Almost everyone will agree that very few people can enter stores like Target or Costco and come out with just a single item or two. I get it — you need toothpaste. And your kids are begging for popcorn.
All of a sudden you find yourself at Target.
You pull into the Target Cafe to grab your kids a popcorn, and head over to the toothpaste. Somehow, along the way, you get distracted by the Dollar Spot… and before you know it, you are surfing the end caps in the home department. Your cartwheel app shows that accessories are an additional 20% off, so you jump at the opportunity to save.
Before you know it, you find yourself in the women’s clothing section with a full cart of clearance finds, snacks, Dollar Spot goodies, and a few pairs of shoes for the kids.
Costco isn’t much different, it’s just a larger store with a different layout and colors, with food samples scattered throughout. Oh – lets not forget the inexpensive food at the checkouts, too.
I think most of us can agree that we have binged shopped these stores – it’s all too easy to run in to grab something and come out over an hour or two later with $50 – $500 in merchandise. It’s all too easy to buy into a trend of something that is beautifully showcased on an end display. After all, farmhouse decor is pretty popular indeed.
Target definitely knows their customers – they know it’s hard for people to pass up a bargain, and that is why they created the cartwheel app and Target RED card. Though those opportunities do provide a means for people to save, they also perpetuate you to spend more (in many cases, without you even realizing you are doing so.)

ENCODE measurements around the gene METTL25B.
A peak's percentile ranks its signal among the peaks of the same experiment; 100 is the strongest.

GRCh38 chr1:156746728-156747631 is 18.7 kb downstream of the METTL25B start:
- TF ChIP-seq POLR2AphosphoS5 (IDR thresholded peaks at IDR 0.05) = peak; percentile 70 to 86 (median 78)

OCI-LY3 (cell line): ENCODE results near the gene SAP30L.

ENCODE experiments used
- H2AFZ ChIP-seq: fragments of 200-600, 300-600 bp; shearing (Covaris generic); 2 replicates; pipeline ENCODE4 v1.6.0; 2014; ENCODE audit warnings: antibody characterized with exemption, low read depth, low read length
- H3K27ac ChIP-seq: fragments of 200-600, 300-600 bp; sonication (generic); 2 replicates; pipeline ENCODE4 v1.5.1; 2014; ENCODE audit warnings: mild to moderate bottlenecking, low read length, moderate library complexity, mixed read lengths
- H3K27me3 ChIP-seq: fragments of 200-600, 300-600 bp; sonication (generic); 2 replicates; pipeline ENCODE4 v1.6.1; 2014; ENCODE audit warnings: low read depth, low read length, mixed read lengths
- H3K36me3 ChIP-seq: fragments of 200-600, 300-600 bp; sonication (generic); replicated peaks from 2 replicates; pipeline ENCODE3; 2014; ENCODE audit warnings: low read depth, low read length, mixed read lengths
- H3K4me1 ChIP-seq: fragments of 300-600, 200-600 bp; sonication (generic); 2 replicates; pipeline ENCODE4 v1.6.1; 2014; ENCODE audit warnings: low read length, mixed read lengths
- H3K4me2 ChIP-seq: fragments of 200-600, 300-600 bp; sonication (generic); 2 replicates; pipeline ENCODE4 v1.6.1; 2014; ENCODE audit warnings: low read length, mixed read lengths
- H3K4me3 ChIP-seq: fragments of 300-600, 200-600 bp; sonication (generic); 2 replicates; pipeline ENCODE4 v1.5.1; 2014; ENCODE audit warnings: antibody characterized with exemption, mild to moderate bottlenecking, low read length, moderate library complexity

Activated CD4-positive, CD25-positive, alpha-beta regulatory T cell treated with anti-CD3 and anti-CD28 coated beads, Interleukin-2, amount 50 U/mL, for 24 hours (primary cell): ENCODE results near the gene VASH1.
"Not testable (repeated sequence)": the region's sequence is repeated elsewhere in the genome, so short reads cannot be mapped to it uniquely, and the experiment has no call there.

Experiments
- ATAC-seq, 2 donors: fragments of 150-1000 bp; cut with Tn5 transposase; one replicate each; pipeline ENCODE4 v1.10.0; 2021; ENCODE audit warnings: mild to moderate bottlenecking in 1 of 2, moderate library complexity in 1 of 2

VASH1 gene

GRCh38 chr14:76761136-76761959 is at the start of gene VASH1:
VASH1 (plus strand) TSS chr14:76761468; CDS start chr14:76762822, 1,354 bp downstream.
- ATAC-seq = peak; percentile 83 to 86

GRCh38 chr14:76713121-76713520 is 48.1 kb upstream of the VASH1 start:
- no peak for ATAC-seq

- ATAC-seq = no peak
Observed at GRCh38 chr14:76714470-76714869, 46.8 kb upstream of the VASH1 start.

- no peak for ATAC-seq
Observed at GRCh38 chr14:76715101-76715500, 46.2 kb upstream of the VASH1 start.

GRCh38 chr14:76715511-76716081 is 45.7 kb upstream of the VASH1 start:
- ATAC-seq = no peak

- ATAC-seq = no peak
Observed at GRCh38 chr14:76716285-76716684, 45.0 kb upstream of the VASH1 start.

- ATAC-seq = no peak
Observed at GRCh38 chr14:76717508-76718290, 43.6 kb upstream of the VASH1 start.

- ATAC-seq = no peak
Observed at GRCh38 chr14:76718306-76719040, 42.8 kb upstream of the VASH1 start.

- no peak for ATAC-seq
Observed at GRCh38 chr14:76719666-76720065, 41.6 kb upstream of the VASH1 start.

So how do you stop impulse shopping and work on spending less at these places? It’s easy to say that you are going to spend less, but it’s even more difficult to put yourself to the test of avoiding a trip altogether. Here are a few ways that you can challenge yourself to spend less.
Avoid Going Altogether
I know.. I know you are probably like “but.. come on – this is ridiculous”. I agree — it is definitely extreme, but if you can’t control your impulse to go to Target or make a budget for your next trip, then you need to avoid going altogether. Shopping there less (or, not at all) is extreme but is one of the best ways to say “no” to the Dollar Spot and all those fabulous cartwheel deals you might see pass across your mobile device.
Do you need shampoo? Toilet paper? Food? Believe it or not, Target isn’t the only store to offer those items – instead of running into your temptation store, find another way to pick those items up even if it means stopping by a grocery or drugstore.
I know that the cartwheel and RED card discount might afford you some generous savings, but if you are picking up 15-20 unnecessary items then it’s worth skipping out on that savings. I have Amazon Prime and combined with periodic savings at Vitacost, I am able to do much of my household shopping for healthy items online without even having to leave my house.
And I don’t have to feel regretful for the unnecessary items I brought home.
Ask your Spouse to Go
Every marriage has a spendier spouse – in some cases it’s the women, but it can also be the men, too. In our marriage, my husband is the spendier spouse – so if we have to make a trip to Target, I can volunteer myself to go. I usually try to find another store to go to, but if it can’t possibly be purchased elsewhere I’ll reluctantly go.